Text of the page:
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Located across several countries on the South American continent, the Amazon Rainforest is a site of rich biodiversity. From the jaguar to the poison dart frog, one in ten species known on Earth is found in this lush forest. This vast variety of species does not only include animals, but the 400 billion trees belonging to 16,000 species. These trees are of vital importance to the environment as they produce 20 percent of the oxygen on Earth and absorb more than 2.2 billion tons of carbon dioxide each year.

The health of the planet is largely contingent on the preservation of the Amazon rainforest, however, current agricultural practices threaten the survival of this complex ecosystem. Deforestation has long been an issue in the Amazon, but the 2018 election of President Jair Bolsonaro in Brazil accelerated this destruction. Under Bolsonaro, forest protections weakened and Amazon deforestation reached an 11-year high.

The consequences of such devastation are manifold. Deforestation not only leads to habitat loss for a wide array of animals, but these practices also encroach on land inhabited by over 300,000 indigenous people. In addition to these local problems, Amazon deforestation poses a potential global catastrophe in terms of climate change.

During the summer of 2019, several news articles broke the story that the Amazon was burning. Although this practice had been around for decades, the sense of urgency in the news coverage was apparent. That August, there were more than 80,000 fires in the Amazon, which was an 80 percent increase from the previous year. With the help of social media hashtags like #PrayforAmazonia, this issue quickly trended across social media platforms. Elected officials such as Emmanual Macron of France and celebrities such as Leonardo DiCaprio and Lana Condor spoke out on social media and donated to the cause.

Because the burning of the Amazon became such a hot topic, many people began examining what they could do as individuals to help stop this deforestation. Many of those conversations centered soy production as a major contributor to these agricultural practices. This focus is unsurprising considering that Brazil has 24-25 million hectares devoted to soybean production and globally, 480,000 hectares are deforested for soy in major soy-producing tropical countries.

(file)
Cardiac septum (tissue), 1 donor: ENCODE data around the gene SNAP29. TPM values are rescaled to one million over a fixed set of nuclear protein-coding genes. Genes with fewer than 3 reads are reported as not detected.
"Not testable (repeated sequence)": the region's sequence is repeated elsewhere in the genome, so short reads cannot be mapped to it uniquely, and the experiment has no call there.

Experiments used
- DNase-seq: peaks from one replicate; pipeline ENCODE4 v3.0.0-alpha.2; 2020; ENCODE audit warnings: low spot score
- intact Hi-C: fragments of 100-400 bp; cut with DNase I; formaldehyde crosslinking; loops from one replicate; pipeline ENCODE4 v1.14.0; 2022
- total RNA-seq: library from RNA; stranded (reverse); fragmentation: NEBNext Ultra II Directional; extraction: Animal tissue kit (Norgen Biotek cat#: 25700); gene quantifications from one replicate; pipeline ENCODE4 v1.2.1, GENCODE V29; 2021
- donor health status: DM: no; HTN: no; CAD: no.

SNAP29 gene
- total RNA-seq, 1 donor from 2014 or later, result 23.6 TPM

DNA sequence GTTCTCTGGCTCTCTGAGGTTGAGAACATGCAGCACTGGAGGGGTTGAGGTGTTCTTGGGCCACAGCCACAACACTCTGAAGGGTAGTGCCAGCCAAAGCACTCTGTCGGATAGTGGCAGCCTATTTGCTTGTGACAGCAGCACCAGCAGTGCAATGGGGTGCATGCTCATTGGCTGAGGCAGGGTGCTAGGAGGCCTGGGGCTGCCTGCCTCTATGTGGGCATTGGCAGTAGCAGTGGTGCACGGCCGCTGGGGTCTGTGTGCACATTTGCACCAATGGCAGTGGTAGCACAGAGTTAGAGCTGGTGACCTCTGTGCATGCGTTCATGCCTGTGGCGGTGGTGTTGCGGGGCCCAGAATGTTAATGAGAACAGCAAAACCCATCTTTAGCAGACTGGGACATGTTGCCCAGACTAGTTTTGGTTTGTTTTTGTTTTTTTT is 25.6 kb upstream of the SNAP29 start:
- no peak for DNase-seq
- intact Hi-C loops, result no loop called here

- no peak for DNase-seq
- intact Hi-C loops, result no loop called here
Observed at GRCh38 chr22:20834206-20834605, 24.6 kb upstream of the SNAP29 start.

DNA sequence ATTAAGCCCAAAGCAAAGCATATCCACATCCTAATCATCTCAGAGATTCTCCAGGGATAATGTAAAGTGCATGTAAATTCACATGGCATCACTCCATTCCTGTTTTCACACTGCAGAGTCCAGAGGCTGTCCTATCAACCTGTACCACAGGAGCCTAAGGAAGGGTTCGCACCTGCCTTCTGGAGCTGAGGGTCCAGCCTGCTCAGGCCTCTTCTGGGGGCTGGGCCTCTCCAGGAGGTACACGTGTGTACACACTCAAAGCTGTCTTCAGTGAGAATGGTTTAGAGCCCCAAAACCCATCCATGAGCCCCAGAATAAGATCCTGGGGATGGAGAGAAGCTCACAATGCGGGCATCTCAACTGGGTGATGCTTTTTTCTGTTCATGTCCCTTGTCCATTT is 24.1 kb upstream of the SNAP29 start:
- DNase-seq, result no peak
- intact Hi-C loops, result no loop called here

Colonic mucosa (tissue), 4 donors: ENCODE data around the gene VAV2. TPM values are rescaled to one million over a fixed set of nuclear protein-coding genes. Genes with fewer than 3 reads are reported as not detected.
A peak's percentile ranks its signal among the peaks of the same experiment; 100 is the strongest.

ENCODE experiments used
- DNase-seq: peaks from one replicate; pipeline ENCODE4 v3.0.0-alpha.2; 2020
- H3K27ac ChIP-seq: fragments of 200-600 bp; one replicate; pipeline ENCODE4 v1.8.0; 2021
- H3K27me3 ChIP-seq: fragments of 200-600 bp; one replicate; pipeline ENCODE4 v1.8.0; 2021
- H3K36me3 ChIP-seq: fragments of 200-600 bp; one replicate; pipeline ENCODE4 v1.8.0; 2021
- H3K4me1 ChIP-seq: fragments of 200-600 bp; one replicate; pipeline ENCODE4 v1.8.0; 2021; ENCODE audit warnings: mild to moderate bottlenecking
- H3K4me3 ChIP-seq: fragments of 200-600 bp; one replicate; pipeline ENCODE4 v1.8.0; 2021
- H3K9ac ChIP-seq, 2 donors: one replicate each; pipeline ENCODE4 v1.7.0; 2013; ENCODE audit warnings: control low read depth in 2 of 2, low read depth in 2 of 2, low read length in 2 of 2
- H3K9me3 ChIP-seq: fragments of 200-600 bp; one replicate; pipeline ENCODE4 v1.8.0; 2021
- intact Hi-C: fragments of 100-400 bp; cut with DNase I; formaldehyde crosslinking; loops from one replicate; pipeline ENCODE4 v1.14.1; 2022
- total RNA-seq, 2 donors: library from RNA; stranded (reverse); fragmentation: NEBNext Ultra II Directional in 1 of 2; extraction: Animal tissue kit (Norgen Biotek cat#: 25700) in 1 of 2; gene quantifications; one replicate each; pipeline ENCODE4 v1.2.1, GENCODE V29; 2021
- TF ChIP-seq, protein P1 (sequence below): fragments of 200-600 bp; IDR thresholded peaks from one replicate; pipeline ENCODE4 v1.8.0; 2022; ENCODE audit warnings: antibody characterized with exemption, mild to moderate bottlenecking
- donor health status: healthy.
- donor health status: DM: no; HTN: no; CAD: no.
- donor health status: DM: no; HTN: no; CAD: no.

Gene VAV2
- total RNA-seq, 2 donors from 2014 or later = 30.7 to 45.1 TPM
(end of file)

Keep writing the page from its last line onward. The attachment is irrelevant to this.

Source:  ABC News/Youtube

Among the most obvious and overt soy products are tofu and mock meats. Thus, these products came under scrutiny as many believed diets heavy in tofu and mock meats were great contributors to Amazon deforestation. These misconceptions prevail even now, over a year after the burning Amazon trended on social media.

In reality, the overwhelming majority of soy is consumed in much more covert ways. For example, soy lecithin is widely found in processed foods due to its emulsifying properties. Emulsifiers allow oil and water to mix, which is why soy lecithin is often found in oil-heavy foods such as chocolate, chips, buttery spreads, and creamy dressings. Because many of the most commonly packaged foods contain soy lecithin, soy is much more ubiquitous than one might think.

Furthermore, of the soybeans grown in the world, only about 6 percent are harvested for direct human consumption. Around 20 percent is converted to soybean oil and used for frying foods, creating biodiesel, and even producing plastic and paint. The remaining 70-75 percent is fed to livestock, which means the majority of soybeans produced in the world are actually used by the animal agriculture industry.

In the Amazon, the production of beef alone is directly responsible for twice as much deforestation as soybeans, palm oil, and wood combined. This staggering statistic does not even include the indirect deforestation caused by the soybeans fed to the cattle. Therefore, even though soy accounts for a significant amount of the deforestation that takes place in the Amazon, most of the damage stems from animal agriculture, whether in the form of grazing land for cattle or soybean feed for livestock.

What can you do?

Because the majority of deforestation is caused by animal agriculture, reducing or eliminating animal products from your diet is one of the most impactful changes you can make on a personal level. Similarly, even though tofu and mock meats are some of the most obvious soy products, avoiding them is actually not the most effective way to reduce soy intake. As mentioned, only about 6 percent of soy is actually consumed directly by humans, whereas about 75 percent is consumed by livestock. Therefore, eliminating animal products is a much more impactful way to reduce your soy consumption.

If you have already taken this step towards a vegan lifestyle and want to lessen your impact, even more, stay away from GM soy products. Genetically modified soy, such as Monsanto’s “Roundup Ready” soybeans, are marketed for their resistance to pesticides and herbicides. This immunity allows farmers to excessively spray these harmful chemicals without worrying about their crops being damaged. However, the surrounding environment does not share this immunity, resulting in depletion of soil nutrients, increased erosion, loss of natural biodiversity, and contaminated water supplies.

Finally, you can sign this petition to help prevent future fires in the Amazon!

To learn more about the Amazon rainforest, deforestation, and the importance of a vegan lifestyle, check out this related content below:

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